This Friday: “Best and Worst of Aid” Conference

For aid watchers in New York, this post is a reminder of Development Research Institute’s upcoming conference this Friday, from 9 am to 2 pm, in NYU’s Kimmel Center. Called “The Best and Worst of Aid: Incentives, Accountability and Effectiveness,” speakers and participants will present new findings and discuss and debate the best and worst of what happened in aid this year.

(According to some rumors, the irrepressible light-hearted side of DRI will give Oscar-style Best of Aid Awards – and of course, Worst of Aid Awards – in several important categories).

9:00 am: Welcome and Introduction Yaw Nyarko, Professor of Economics and Co-Director of DRI

9:10 am: Aid and Development Today: The Best of Times, The Worst of Times William Easterly, Professor of Economics and Co-Director of DRI

10:00 am: The Best and the Worst of International Effort on Failed States Clare Lockhart, CEO, Institute for State Effectiveness

10:50 am: Coffee Break

11:05 am: Keynote: What Works and What Does Not Work in Aid and the Transformative Challenges Ahead Isabel Guerrero, Vice President, South Asia Region, World Bank

11:50 am: Thoughts on Aid from a Ugandan Perspective Andrew Mwenda, Founder & Owner, The Independent, Uganda

12:30 pm: Lunch Served

12:45 pm: Lunch Keynote: Historical Lessons: What Did Development Aid Do Best? What Did It Do Worst? Lant Pritchett, Harvard Kennedy School

The event is free and open to the public, but registration is required. (More details here. Register here.)

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How About a Free Press to Hold Aid to Africa Accountable?

Courageous independent Ugandan journalist Andrew Mwenda was featured in a mass circulation magazine last weekend, getting some well-deserved recognition. mwenda.JPG

Mwenda has been in and out of jail for his criticism of the (aid-supported) authoritarian Ugandan government. He was a recipient of the International Press Freedom Award for 2008.

Mwenda started his own independent newspaper (known appropriately as the Independent) in Uganda, after complaining the government was curtailing the freedom of the newspaper where he previously worked.

He also is a frequent critic of aid agencies’ operations in Africa for tolerating corruption and poor results, which caused Bono to heckle him in a famous confrontation at the TED conference in Tanzania in 2007.

A free press is an important way in which we hold our governments accountable in rich democratic countries. Why shouldn’t Africans have the right to freedom of the press as well?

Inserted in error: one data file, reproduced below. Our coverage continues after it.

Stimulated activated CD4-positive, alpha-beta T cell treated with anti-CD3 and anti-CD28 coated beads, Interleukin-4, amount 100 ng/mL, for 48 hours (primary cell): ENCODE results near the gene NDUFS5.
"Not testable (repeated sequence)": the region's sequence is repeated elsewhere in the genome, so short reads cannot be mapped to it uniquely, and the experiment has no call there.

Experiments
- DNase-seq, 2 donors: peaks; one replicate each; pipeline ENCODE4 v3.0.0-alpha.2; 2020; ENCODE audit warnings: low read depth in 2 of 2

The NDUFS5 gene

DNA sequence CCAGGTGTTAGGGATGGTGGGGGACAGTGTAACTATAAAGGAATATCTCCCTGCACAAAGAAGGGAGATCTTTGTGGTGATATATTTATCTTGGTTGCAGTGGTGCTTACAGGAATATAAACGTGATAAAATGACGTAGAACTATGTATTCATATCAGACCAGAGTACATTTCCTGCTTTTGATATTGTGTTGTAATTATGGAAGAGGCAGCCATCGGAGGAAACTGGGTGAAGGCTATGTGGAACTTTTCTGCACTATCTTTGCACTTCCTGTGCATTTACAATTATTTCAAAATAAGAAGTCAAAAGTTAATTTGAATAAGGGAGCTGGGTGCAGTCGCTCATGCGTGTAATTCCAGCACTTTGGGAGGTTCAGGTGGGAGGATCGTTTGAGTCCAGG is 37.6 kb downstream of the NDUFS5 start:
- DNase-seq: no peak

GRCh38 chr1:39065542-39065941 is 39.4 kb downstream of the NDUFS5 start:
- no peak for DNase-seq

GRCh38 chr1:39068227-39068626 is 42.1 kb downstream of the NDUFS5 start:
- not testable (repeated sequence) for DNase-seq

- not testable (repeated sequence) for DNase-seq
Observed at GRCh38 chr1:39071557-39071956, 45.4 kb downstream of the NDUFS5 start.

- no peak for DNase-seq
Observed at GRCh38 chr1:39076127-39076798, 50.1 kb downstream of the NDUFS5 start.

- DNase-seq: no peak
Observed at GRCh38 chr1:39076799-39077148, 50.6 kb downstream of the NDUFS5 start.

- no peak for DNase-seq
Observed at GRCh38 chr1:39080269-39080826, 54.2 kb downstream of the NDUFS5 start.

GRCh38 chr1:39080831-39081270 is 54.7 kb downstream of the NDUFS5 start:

Mwenda will be speaking at the NYU conference “What Would the Poor Say? Debates in Aid Evalution” this Friday, February 6.

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DRI to Host Conference on Aid Evaluation

On February 6th, NYU's Development Research Institute (DRI) will host What Would the Poor Say: Debates in Aid Evaluation, a one-day conference with the leading thinkers in development economics. The conference will take place at New York University, where participants from universities, NGOs, the independent media and the private sector will add to the dialogue on how to make aid agencies accountable for the most effective solutions to global poverty. A list of speakers and panelists follows, but for a complete schedule of events, go to DRI's website. The conference is free and open to the public, but space is limited and filling up quickly. To reserve a place, RSVP to with your name and affiliation.


Yaw Nyarko (NYU), Welcome and Introduction

Esther Duflo (MIT), The Evaluation Revolution and the Aid Providers

William Easterly (NYU), The Big Picture on Aid Accountability

Panel 1: Evaluation: Issues in Transparency and Accountability

Andrew Mwenda (The Independent, Uganda), Independent Media in Africa and Foreign Aid

Nancy Birdsall (Center for Global Development), New Methods for Motivating Results in Aid

Dennis Whittle (Global Giving), Accountability in Decentralized vs. Centrally Planned Aid Systems

June Arunga (BSL Ghana Ltd.), Foreign Aid from the African Business Point of View

Lant Pritchett (Harvard), The Political Economy of Evaluation

Panel 2: Issues in Evaluation

Leonard Wantchekon (NYU), Independent Evaluation and the Reaction of Official Aid Agencies

Ross Levine (Brown University), Evaluating the Economics: Finance and the Aid Agencies

Karin Christiansen (Publish What You Fund), Aid Transparency as a Prerequisite

William Duggan (Columbia Business School), Pragmatic Learning from Success and Failure

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